Animalia > Chordata > Aves > Anseriformes > Anatidae > Aix > Aix galericulata
 

Aix galericulata (Mandarin Duck)

Wikipedia Abstract

The mandarin duck (Aix galericulata) is a perching duck species found in East Asia. It is medium-sized, at 41–49 cm (16–19 in) long with a 65–75 cm (26–30 in) wingspan. It is closely related to the North American wood duck, the only other member of the genus Aix. Aix is an Ancient Greek word used by Aristotle to refer to an unknown diving bird, and galericulata is the Latin for a wig, derived from galerum, a cap or bonnet.
View Wikipedia Record: Aix galericulata

EDGE Analysis

Uniqueness Scale: Similiar (0) 
7
 Unique (100)
Uniqueness & Vulnerability Scale: Similiar & Secure (0) 
24
 Unique & Vulnerable (100)
ED Score: 6.19361
EDGE Score: 1.97319

Attributes

Clutch Size [6]  10
Clutches / Year [7]  1
Incubation [5]  29 days
Maximum Longevity [5]  10 years 4 months
Water Biome [1]  Lakes and Ponds
Wing Span [7]  28 inches (.71 m)
Adult Weight [2]  1.268 lbs (575 g)
Birth Weight [3]  41 grams
Female Weight [2]  1.146 lbs (520 g)
Male Weight [2]  1.389 lbs (630 g)
Weight Dimorphism [2]  21.2 %
Diet [4]  Carnivore (Invertebrates), Piscivore, Granivore, Herbivore
Diet - Fish [4]  10 %
Diet - Invertibrates [4]  20 %
Diet - Plants [4]  30 %
Diet - Seeds [4]  40 %
Forages - Water Surface [4]  100 %

Ecoregions

Protected Areas

Important Bird Areas

Name Location  IBA Criteria   Website   Climate   Land Use 
Baihe-Wanbao China (mainland) A1, A4i, A4iii
Bukchon South Korea A4i
Futatsuno reservoir Japan A4i
Kanogawa reservoir Japan A4i
Wuyuan Datangwu Reservoir China (mainland) A4i, A4iii

Biodiversity Hotspots

Name Location Endemic Species Website
Indo-Burma Bangladesh, Cambodia, China, India, Laos, Myanmar, Thailand, Viet Nam No
Japan Japan No
Mountains of Southwest China China, Myanmar No

Consumers

Institutions (Zoos, etc.)

Range Map

Distribution

Europe & Northern Asia (excluding China);

External References

Photos

Citations

Attributes / relations provided by
1Myers, P., R. Espinosa, C. S. Parr, T. Jones, G. S. Hammond, and T. A. Dewey. 2006. The Animal Diversity Web (online). Accessed February 01, 2010 at animaldiversity.org
2del Hoyo, J., Elliott, A., Sargatal, J., Christie, D.A. & de Juana, E. (eds.). Handbook of the Birds of the World Alive. Lynx Edicions, Barcelona.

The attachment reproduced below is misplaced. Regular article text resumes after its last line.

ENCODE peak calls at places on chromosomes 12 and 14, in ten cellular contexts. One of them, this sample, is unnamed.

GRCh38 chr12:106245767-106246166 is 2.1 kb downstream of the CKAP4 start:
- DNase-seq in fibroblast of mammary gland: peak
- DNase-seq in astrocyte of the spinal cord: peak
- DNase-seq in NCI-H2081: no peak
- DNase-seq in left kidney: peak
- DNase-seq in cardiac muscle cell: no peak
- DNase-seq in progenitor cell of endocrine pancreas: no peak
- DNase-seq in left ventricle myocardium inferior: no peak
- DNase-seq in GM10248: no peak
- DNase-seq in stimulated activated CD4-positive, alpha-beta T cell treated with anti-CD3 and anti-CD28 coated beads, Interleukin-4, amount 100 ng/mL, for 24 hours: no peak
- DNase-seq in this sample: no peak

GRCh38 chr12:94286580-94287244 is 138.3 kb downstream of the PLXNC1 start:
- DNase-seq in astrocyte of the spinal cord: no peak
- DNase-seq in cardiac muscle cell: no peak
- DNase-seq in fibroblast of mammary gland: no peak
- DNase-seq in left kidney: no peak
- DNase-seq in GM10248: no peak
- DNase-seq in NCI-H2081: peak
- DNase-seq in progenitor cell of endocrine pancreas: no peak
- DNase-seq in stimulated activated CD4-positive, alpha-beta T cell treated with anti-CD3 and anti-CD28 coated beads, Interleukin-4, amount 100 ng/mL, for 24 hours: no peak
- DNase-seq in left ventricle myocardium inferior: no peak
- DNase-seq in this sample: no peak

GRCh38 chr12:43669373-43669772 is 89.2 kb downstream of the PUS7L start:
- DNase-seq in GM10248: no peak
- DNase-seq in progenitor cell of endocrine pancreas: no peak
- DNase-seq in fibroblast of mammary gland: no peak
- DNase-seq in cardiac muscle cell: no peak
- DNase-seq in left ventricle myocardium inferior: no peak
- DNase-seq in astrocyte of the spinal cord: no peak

3Terje Lislevand, Jordi Figuerola, and Tamás Székely. 2007. Avian body sizes in relation to fecundity, mating system, display behavior, and resource sharing. Ecology 88:1605
4Hamish Wilman, Jonathan Belmaker, Jennifer Simpson, Carolina de la Rosa, Marcelo M. Rivadeneira, and Walter Jetz. 2014. EltonTraits 1.0: Species-level foraging attributes of the world's birds and mammals. Ecology 95:2027
5de Magalhaes, J. P., and Costa, J. (2009) A database of vertebrate longevity records and their relation to other life-history traits. Journal of Evolutionary Biology 22(8):1770-1774
6Jetz W, Sekercioglu CH, Böhning-Gaese K (2008) The Worldwide Variation in Avian Clutch Size across Species and Space PLoS Biol 6(12): e303. doi:10.1371/journal.pbio.0060303
7British Trust for Ornithology
8Gibson, D. I., Bray, R. A., & Harris, E. A. (Compilers) (2005). Host-Parasite Database of the Natural History Museum, London
Ecoregions provided by World Wide Fund For Nature (WWF). WildFinder: Online database of species distributions, ver. 01.06 WWF WildFINDER
Protected Areas provided by Biological Inventories of the World's Protected Areas in cooperation between the Information Center for the Environment at the University of California, Davis and numerous collaborators.
Ramsar Sites Information Service
Specially protected natural territories of the Russian Federation, Ministry of Natural Resources and Environment of the Russian Federation
Biodiversity Hotspots provided by Critical Ecosystem Partnership Fund
Abstract provided by DBpedia licensed under a Creative Commons License